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New OSHA regulations on reporting workplace deaths, hospitalizations take effect

New year brings stricter rules

January 14, 2015 |
Photo: OSHA

As of Jan. 1, 2015, all employers under the jurisdiction of the Occupational Safety and Health Administration are required to report all work-related fatalities within eight hours and all in-patient hospitalizations, amputations, and losses of an eye within 24 hours of finding out about the incident.

Even employers who are exempt from routinely keeping OSHA records due to company size—such as companies with 10 or fewer employees— must comply with the new reporting guidelines. These firms typically do not have to routinely keep injury and illness records.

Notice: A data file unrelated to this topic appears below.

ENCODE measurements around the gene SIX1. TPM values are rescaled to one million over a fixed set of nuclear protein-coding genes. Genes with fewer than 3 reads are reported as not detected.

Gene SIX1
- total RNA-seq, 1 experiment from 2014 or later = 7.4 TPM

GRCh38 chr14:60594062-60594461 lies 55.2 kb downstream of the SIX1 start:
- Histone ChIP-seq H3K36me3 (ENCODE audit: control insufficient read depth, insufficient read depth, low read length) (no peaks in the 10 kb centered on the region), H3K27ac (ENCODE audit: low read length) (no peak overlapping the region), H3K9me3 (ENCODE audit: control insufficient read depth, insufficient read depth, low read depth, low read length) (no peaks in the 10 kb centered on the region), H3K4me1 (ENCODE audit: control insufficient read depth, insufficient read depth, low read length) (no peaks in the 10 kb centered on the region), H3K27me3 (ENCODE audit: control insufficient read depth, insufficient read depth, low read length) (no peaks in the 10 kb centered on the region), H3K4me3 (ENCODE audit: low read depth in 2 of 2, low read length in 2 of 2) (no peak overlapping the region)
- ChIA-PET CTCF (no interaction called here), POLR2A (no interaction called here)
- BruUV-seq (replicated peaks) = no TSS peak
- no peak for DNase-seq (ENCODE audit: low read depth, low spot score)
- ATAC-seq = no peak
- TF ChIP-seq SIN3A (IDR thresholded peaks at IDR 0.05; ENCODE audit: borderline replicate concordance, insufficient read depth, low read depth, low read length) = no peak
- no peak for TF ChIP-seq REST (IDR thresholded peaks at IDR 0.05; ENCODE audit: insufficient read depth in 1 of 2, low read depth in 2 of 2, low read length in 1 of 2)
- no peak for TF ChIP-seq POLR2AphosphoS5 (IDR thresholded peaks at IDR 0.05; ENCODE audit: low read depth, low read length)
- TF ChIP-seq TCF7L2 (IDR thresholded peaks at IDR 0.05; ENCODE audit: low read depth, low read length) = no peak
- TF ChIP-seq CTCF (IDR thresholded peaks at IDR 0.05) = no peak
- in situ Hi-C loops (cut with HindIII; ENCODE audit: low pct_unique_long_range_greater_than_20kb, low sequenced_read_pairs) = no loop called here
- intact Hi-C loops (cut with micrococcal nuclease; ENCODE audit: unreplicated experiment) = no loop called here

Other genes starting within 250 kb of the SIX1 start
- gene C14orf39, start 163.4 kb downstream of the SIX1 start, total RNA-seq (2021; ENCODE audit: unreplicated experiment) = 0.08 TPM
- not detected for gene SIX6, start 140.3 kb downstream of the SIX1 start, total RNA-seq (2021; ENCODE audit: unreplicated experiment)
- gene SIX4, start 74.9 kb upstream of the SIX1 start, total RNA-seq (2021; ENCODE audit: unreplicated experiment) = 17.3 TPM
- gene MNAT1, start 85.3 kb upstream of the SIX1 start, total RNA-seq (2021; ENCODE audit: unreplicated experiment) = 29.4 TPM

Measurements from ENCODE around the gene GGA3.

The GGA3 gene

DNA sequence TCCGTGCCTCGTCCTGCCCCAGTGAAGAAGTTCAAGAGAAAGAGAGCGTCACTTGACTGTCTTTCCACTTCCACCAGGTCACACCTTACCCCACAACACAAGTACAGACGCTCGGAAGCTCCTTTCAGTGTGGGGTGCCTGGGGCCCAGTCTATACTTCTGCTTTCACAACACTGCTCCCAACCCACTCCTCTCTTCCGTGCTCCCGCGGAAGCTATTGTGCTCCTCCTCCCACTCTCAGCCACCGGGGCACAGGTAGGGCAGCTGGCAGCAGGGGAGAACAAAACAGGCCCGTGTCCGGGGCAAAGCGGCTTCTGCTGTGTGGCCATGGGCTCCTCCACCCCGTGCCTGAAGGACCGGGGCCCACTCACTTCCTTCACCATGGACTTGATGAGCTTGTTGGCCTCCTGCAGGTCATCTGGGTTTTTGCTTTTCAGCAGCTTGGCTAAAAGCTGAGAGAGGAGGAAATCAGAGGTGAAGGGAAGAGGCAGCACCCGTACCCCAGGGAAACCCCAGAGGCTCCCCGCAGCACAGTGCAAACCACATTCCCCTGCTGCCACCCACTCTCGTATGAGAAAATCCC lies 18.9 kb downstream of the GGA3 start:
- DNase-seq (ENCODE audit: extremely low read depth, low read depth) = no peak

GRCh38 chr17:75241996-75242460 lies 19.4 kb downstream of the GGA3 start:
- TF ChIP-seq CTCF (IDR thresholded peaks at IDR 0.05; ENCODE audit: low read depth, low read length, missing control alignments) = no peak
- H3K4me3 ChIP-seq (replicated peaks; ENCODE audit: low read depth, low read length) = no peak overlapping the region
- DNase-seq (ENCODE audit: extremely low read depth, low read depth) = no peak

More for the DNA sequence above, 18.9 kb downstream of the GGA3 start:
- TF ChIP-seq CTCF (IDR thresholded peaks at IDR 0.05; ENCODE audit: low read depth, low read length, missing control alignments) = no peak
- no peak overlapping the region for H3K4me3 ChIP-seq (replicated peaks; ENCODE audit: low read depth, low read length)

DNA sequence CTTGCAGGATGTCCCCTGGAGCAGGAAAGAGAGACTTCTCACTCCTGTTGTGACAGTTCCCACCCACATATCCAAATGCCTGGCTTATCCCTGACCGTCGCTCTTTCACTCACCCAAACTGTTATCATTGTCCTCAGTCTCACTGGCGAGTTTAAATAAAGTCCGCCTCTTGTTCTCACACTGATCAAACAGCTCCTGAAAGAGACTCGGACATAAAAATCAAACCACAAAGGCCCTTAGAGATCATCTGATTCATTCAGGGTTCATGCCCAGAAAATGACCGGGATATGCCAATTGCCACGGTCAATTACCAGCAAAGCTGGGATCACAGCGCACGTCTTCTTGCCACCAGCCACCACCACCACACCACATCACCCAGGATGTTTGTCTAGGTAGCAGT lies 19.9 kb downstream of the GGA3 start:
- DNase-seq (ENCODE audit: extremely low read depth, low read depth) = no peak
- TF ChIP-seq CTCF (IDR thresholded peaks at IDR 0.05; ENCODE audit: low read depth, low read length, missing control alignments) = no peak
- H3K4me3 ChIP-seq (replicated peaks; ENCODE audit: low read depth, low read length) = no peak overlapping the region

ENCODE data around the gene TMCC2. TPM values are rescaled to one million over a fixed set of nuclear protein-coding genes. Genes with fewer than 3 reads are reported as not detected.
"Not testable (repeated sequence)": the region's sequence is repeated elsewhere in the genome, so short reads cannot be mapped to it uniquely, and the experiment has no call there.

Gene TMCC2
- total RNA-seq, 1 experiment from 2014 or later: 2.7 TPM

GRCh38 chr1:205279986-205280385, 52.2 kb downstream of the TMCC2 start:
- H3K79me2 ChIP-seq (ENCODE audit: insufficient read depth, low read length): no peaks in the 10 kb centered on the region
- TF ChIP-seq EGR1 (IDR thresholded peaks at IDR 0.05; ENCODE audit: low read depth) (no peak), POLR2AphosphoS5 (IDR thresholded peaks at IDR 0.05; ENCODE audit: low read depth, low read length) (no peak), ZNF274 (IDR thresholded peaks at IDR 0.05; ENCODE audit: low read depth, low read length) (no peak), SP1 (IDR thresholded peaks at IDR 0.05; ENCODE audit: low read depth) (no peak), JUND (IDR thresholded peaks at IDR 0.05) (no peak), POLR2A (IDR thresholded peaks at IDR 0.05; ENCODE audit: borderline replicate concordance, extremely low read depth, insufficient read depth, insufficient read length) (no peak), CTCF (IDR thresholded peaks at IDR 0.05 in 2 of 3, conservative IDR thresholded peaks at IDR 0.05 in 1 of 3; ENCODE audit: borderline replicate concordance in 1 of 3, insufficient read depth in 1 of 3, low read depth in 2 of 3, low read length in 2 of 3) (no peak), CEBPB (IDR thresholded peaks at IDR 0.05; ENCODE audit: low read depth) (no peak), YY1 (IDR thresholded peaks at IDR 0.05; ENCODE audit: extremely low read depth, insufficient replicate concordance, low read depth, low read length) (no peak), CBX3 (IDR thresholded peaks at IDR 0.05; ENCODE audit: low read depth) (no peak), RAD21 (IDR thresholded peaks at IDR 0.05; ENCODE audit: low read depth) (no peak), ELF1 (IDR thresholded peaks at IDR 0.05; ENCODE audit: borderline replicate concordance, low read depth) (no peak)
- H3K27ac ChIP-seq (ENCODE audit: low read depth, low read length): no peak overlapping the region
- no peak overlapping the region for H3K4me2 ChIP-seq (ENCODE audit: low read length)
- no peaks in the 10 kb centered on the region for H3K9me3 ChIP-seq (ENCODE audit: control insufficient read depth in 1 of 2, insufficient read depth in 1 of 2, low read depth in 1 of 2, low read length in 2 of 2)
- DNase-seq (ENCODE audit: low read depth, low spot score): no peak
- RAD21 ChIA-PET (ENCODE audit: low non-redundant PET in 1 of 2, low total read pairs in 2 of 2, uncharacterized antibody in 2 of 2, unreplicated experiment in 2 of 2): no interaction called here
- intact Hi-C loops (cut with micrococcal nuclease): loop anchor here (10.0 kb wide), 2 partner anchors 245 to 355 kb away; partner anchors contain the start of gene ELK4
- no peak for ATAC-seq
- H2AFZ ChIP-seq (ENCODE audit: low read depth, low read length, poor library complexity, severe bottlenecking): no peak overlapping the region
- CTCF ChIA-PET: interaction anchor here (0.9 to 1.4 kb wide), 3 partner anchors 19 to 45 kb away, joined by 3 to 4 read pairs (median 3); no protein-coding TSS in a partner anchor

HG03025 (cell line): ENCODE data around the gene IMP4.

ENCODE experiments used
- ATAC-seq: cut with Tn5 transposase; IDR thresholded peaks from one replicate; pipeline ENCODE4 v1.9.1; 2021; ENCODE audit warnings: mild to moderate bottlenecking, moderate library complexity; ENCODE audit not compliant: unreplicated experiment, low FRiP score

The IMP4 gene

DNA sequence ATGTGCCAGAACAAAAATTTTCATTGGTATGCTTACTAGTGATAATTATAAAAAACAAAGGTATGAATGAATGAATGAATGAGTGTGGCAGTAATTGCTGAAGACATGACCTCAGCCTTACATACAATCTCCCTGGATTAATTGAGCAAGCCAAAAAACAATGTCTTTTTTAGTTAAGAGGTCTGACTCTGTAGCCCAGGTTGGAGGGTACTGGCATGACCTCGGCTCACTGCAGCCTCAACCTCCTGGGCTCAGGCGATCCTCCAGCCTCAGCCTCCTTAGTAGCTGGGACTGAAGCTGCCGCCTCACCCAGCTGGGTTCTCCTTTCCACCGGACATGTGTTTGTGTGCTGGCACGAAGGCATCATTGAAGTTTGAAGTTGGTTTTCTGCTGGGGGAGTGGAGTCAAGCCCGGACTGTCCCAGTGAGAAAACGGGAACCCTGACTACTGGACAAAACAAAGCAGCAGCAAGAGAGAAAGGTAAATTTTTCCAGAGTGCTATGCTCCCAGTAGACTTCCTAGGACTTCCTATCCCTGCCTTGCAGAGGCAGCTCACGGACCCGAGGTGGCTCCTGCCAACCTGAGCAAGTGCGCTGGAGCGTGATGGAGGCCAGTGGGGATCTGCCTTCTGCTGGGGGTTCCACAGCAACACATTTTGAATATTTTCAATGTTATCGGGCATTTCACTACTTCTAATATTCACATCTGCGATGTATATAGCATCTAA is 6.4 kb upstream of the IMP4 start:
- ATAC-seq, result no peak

Before the new regulations went into effect, employers only had to report all work-related fatalities and hospitalizations of three or more employees involved in the same incident.

There are some circumstances that are exempt from the reporting requirements including:

·         Only fatalities occurring within 30 days of the work-related incident must be reported.

·         For an inpatient hospitalization, amputation or loss of an eye, incidents must be reported to OSHA only if they occur within 24 hours of the work-related incident.

·         Employers do not have to report an in-patient hospitalization if it was for diagnostic testing or observation only.


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